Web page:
Green Country Runners Bring Annual Boston Marathon To Tulsa

Sunday, September 13th 2020, 9:53 pm
By: Ashlyn Brothers

TULSA, Okla. -

Some Green Country runners brought Sunday’s Boston Marathon to Tulsa. The race was virtual this year due to the COVID-19 pandemic, but organizers said that didn't stop them from finishing.

Fifteen runners crossed the finish line completing 26.2 miles, nine of them running the virtual Boston Marathon and six others hoping to qualify for next year’s race. Trani Matthews with Tulsa Runner organized the event.

Matthews said a big group of Tulsans usually travel to Boston for the marathon. 

"When that got canceled and we saw there was a virtual option, a handful of us started talking and said, ‘Hey, let's do one, and let's do it together,’" Matthews said. 

Matthew said Boston is the holy grail for runners, so it was important to provide qualifiers like Amanda Garrison with an opportunity to run.

"I get to be with all of my hometown, a few of my friends, my family,” Garrison said. “It's so great to see everybody at the finish line." 

The group started near 96th and Riverside, ran up to Festival Park before turning around and making their way to Turkey Mountain. The group finished at Spoke House Bicycle Shop.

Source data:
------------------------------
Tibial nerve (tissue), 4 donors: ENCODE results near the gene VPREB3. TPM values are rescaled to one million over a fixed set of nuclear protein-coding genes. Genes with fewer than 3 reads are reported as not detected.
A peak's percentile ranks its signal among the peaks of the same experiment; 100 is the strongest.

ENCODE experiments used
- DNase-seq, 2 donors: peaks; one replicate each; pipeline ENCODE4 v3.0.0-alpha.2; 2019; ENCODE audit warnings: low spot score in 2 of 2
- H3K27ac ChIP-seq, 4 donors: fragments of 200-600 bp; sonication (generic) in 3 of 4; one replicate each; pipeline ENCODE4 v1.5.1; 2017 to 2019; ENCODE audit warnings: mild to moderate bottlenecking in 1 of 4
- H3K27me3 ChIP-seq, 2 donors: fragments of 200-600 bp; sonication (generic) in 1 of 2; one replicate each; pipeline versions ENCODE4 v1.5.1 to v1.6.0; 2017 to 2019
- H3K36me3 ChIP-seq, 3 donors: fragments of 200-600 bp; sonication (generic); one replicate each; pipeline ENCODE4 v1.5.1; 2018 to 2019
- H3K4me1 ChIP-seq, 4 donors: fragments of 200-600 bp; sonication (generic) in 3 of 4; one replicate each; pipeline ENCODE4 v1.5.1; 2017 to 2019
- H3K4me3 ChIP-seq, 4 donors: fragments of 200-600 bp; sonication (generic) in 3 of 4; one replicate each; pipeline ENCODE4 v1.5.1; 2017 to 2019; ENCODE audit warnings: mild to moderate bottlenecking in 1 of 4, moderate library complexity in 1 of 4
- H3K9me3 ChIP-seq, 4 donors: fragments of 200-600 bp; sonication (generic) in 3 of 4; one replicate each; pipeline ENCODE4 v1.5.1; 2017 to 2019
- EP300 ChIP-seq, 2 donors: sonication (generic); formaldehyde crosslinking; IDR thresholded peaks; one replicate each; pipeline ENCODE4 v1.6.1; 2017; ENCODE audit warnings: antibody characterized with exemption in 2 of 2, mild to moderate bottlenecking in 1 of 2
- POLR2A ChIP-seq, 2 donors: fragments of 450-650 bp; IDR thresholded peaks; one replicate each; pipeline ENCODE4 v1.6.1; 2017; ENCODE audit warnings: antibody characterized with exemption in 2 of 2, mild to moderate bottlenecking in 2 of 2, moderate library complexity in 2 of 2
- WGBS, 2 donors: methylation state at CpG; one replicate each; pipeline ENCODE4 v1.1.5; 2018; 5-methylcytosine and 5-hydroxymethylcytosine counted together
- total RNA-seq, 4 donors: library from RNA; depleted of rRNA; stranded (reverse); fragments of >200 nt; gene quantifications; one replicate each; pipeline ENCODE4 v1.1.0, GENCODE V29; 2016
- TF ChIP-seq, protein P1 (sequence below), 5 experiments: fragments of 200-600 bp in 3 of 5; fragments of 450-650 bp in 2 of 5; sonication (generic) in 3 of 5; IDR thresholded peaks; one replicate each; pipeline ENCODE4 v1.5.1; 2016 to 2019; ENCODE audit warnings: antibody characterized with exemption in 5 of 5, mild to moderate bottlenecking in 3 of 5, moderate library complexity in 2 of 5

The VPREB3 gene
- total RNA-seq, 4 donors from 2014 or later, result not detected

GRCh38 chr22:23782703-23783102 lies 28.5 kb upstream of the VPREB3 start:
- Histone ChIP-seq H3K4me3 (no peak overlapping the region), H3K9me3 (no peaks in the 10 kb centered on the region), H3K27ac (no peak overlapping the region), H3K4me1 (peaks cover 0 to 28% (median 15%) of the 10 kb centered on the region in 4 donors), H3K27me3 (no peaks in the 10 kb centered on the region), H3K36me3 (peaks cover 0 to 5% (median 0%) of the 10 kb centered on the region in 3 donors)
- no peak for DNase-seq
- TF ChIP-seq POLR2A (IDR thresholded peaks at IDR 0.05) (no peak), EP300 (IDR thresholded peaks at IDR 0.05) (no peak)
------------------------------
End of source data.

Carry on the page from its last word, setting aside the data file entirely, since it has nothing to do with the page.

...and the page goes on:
Organizers said the running community came together to make the most of the situation. 

"We're just here at mile 19, when a lot of people hit the wall and it's tough especially going up the hill, to provide the support and the encouragement and motivation to keep going,” said Maurine Dobson of Tulsa Galloway. 

Bob Conner, a volunteer with Tulsa Galloway, was all decked out with lights, speakers and a voice amplifier in what he called his own little spirit station.

Conner said that he takes feedback from runners and modifies his approach to volunteering at every race. 

"I'm actually going to be at the turn point up here,” Conner said. “So I'm going to make sure that no one goes past me." 

Garrison said some miles along this stretch hurt more than others, so she's adopted the philosophy: Run the mile you're in.

“It's OK. I got this mile, and then I feel the watch beep and then it's, like, alright I go through that one and anticipating the next one and just enjoying the moment,” Garrison said.